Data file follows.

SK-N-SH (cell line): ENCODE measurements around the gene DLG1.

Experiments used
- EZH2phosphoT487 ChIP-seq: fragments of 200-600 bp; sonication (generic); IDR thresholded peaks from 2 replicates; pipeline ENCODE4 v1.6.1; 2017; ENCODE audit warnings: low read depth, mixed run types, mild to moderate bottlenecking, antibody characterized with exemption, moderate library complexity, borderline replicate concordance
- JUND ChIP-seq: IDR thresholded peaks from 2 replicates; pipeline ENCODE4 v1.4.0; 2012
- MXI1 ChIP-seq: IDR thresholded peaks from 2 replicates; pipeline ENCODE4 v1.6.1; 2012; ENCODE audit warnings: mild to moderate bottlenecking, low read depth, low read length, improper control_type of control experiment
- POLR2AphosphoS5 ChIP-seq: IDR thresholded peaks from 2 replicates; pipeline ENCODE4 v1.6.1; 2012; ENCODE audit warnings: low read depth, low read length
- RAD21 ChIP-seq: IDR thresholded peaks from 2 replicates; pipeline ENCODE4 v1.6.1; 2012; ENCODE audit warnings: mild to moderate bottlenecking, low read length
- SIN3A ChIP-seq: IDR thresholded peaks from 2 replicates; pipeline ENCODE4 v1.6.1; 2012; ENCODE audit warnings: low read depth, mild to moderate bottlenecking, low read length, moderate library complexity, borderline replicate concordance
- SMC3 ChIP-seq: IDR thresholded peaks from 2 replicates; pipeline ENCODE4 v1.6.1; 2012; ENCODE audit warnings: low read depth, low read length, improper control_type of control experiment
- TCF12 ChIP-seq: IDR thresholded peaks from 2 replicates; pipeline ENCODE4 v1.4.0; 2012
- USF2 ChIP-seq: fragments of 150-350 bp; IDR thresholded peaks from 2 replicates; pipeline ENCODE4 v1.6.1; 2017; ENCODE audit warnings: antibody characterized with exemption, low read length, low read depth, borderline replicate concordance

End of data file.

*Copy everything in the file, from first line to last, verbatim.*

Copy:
SK-N-SH (cell line): ENCODE measurements around the gene DLG1.

Experiments used
- EZH2phosphoT487 ChIP-seq: fragments of 200-600 bp; sonication (generic); IDR thresholded peaks from 2 replicates; pipeline ENCODE4 v1.6.1; 2017; ENCODE audit warnings: low read depth, mixed run types, mild to moderate bottlenecking, antibody characterized with exemption, moderate library complexity, borderline replicate concordance
- JUND ChIP-seq: IDR thresholded peaks from 2 replicates; pipeline ENCODE4 v1.4.0; 2012
- MXI1 ChIP-seq: IDR thresholded peaks from 2 replicates; pipeline ENCODE4 v1.6.1; 2012; ENCODE audit warnings: mild to moderate bottlenecking, low read depth, low read length, improper control_type of control experiment
- POLR2AphosphoS5 ChIP-seq: IDR thresholded peaks from 2 replicates; pipeline ENCODE4 v1.6.1; 2012; ENCODE audit warnings: low read depth, low read length
- RAD21 ChIP-seq: IDR thresholded peaks from 2 replicates; pipeline ENCODE4 v1.6.1; 2012; ENCODE audit warnings: mild to moderate bottlenecking, low read length
- SIN3A ChIP-seq: IDR thresholded peaks from 2 replicates; pipeline ENCODE4 v1.6.1; 2012; ENCODE audit warnings: low read depth, mild to moderate bottlenecking, low read length, moderate library complexity, borderline replicate concordance
- SMC3 ChIP-seq: IDR thresholded peaks from 2 replicates; pipeline ENCODE4 v1.6.1; 2012; ENCODE audit warnings: low read depth, low read length, improper control_type of control experiment
- TCF12 ChIP-seq: IDR thresholded peaks from 2 replicates; pipeline ENCODE4 v1.4.0; 2012
- USF2 ChIP-seq: fragments of 150-350 bp; IDR thresholded peaks from 2 replicates; pipeline ENCODE4 v1.6.1; 2017; ENCODE audit warnings: antibody characterized with exemption, low read length, low read depth, borderline replicate concordance